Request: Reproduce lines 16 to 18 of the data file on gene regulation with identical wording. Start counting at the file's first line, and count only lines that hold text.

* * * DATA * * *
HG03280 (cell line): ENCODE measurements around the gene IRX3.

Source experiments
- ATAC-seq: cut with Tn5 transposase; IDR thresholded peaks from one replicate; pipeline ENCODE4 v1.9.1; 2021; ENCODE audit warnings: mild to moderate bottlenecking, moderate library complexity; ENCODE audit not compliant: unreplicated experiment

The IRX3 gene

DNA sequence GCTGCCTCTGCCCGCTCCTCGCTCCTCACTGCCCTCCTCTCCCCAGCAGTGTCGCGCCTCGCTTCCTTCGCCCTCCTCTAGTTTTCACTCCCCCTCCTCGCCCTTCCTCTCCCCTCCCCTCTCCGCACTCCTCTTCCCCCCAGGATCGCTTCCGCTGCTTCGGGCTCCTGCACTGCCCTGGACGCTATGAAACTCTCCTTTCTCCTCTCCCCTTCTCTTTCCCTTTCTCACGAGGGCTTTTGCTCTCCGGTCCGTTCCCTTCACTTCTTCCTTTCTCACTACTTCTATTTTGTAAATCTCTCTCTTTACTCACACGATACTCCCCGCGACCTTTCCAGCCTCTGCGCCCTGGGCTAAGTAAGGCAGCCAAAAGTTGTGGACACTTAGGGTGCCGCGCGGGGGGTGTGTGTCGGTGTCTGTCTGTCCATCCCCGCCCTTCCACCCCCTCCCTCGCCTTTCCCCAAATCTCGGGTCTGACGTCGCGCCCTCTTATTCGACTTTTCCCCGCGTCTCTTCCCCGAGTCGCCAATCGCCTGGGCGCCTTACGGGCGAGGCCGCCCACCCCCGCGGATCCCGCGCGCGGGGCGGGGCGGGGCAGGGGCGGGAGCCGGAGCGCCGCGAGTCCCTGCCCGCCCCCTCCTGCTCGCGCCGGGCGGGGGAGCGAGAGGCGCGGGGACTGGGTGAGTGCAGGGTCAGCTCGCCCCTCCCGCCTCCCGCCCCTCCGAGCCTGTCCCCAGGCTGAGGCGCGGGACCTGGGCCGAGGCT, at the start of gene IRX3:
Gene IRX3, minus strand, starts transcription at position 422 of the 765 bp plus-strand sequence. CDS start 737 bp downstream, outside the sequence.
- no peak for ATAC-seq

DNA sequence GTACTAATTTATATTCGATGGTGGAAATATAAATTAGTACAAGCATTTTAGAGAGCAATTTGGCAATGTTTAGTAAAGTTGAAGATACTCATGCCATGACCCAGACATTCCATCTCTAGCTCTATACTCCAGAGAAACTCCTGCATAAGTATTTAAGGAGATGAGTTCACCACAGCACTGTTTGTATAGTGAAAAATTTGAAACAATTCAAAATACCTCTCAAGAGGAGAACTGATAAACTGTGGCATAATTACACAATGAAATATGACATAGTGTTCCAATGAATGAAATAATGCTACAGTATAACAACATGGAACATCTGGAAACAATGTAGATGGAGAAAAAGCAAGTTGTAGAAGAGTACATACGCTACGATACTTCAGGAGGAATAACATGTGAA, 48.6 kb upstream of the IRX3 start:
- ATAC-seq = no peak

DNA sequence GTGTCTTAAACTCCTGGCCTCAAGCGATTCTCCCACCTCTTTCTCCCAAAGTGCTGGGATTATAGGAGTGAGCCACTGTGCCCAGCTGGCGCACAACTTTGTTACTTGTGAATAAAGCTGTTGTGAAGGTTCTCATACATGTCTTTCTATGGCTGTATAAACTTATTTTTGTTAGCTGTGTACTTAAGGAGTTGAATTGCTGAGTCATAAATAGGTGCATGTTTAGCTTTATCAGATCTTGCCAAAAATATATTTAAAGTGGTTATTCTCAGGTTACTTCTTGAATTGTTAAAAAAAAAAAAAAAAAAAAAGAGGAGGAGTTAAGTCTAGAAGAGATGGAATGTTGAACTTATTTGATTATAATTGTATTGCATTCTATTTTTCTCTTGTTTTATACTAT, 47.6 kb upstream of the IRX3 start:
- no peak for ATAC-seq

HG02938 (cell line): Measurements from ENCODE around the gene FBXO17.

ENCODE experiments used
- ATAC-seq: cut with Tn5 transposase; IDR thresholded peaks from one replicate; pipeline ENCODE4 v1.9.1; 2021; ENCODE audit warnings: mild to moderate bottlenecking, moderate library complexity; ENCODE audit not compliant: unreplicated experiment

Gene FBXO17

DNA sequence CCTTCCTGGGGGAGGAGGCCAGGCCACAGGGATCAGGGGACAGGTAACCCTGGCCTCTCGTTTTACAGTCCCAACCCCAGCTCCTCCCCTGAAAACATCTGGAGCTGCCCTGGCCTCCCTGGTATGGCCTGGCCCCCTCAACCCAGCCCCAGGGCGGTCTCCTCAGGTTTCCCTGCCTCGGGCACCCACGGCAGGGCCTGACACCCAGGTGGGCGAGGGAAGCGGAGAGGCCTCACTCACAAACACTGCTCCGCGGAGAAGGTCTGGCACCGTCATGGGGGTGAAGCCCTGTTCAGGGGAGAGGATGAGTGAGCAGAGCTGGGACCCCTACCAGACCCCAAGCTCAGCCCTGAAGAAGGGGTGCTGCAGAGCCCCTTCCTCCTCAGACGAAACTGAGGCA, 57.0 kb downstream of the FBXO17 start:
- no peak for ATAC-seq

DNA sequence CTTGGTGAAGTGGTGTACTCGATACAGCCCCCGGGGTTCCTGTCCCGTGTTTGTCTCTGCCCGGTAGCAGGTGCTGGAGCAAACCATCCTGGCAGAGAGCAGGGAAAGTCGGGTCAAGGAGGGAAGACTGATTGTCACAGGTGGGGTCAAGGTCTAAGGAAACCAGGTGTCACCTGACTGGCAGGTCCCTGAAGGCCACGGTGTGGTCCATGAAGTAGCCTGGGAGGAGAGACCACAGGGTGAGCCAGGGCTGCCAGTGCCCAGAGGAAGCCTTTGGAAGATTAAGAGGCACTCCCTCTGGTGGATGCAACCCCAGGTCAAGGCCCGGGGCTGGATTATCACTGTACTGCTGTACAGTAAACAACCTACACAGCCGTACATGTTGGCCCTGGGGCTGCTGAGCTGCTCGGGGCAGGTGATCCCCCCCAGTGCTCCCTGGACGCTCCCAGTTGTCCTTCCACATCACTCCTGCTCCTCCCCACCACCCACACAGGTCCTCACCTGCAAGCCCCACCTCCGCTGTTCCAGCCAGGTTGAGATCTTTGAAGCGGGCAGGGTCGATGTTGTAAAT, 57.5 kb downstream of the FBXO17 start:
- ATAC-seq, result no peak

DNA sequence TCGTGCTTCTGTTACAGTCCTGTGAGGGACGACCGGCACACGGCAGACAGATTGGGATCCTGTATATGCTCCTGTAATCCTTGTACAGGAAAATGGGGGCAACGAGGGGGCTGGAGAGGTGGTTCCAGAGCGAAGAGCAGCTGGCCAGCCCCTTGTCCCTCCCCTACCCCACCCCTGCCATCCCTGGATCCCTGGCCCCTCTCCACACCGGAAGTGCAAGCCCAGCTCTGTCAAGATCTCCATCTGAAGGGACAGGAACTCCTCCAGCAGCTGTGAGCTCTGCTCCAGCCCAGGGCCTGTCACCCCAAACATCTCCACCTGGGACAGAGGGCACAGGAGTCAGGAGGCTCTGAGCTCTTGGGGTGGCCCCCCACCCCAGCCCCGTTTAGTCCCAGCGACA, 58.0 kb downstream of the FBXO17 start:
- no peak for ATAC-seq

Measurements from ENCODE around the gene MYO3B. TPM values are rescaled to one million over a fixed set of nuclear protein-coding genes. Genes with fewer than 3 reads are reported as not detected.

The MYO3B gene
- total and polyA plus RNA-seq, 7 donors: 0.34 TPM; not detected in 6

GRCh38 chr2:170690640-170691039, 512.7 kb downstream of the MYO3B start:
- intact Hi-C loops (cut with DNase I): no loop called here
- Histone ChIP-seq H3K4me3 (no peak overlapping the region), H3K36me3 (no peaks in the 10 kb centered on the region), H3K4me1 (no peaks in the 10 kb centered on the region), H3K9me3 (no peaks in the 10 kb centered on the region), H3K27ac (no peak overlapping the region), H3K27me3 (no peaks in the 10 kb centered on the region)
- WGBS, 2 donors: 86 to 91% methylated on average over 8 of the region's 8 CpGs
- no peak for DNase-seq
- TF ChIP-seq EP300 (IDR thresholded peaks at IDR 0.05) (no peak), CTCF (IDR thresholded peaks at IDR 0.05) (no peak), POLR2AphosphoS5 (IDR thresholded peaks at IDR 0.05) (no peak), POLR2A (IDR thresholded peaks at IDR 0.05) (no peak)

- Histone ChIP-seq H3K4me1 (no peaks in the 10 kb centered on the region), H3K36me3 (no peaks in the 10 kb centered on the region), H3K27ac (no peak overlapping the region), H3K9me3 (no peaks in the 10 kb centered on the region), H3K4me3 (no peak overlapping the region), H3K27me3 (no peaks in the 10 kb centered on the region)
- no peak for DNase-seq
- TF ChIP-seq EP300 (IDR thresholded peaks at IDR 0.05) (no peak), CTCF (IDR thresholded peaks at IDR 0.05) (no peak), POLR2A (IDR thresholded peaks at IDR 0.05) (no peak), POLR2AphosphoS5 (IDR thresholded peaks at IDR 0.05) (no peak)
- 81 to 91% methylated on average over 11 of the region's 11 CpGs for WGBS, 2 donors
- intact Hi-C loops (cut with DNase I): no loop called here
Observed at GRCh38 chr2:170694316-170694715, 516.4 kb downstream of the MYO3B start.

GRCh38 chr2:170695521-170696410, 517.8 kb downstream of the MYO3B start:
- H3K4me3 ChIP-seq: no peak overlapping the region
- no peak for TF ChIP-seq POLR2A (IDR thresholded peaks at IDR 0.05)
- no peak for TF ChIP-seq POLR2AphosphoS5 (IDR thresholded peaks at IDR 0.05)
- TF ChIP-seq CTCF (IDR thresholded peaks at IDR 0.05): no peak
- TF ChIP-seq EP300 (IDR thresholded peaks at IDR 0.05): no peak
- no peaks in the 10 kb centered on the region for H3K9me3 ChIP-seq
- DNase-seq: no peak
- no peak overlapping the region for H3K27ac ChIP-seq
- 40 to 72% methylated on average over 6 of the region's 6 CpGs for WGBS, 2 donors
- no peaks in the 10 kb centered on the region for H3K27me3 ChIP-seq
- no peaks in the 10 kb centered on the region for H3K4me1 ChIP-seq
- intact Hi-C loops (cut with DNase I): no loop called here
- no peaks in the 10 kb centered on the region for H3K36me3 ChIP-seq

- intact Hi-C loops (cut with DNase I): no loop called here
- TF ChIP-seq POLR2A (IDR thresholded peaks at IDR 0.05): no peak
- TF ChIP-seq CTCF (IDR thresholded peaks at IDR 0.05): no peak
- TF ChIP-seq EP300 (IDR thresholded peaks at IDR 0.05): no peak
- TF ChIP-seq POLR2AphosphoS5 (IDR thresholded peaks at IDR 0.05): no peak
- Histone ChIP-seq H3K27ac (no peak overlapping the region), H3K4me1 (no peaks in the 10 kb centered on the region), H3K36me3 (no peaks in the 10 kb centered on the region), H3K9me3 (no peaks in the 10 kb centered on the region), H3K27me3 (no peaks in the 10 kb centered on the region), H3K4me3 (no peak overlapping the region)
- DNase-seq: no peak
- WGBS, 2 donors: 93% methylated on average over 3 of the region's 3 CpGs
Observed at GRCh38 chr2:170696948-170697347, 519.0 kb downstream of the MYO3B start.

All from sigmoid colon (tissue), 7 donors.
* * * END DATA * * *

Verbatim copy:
DNA sequence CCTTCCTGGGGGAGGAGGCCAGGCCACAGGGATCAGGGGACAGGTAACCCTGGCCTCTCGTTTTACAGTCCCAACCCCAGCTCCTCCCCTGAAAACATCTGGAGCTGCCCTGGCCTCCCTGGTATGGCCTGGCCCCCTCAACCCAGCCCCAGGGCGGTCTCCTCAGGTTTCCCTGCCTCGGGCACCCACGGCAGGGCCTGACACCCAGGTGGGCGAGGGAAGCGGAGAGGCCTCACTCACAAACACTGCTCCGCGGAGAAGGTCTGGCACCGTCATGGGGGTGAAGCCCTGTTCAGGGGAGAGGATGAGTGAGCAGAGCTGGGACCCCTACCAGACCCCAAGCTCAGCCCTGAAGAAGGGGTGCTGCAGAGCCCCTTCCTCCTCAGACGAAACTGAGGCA, 57.0 kb downstream of the FBXO17 start:
- no peak for ATAC-seq

DNA sequence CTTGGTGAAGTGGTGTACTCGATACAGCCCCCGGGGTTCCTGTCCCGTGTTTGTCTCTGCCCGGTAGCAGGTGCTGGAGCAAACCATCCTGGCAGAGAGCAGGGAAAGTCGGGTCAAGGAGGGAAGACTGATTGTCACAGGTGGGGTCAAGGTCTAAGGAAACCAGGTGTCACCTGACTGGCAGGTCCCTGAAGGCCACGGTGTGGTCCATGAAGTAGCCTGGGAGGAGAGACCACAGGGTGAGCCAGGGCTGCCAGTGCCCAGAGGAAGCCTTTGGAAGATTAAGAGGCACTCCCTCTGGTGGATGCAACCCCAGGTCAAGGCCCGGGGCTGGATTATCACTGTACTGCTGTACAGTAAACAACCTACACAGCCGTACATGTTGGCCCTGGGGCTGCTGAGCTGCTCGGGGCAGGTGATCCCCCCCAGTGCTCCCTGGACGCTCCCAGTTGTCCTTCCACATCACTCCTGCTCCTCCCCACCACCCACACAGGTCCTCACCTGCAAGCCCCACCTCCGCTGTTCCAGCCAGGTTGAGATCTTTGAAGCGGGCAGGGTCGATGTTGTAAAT, 57.5 kb downstream of the FBXO17 start: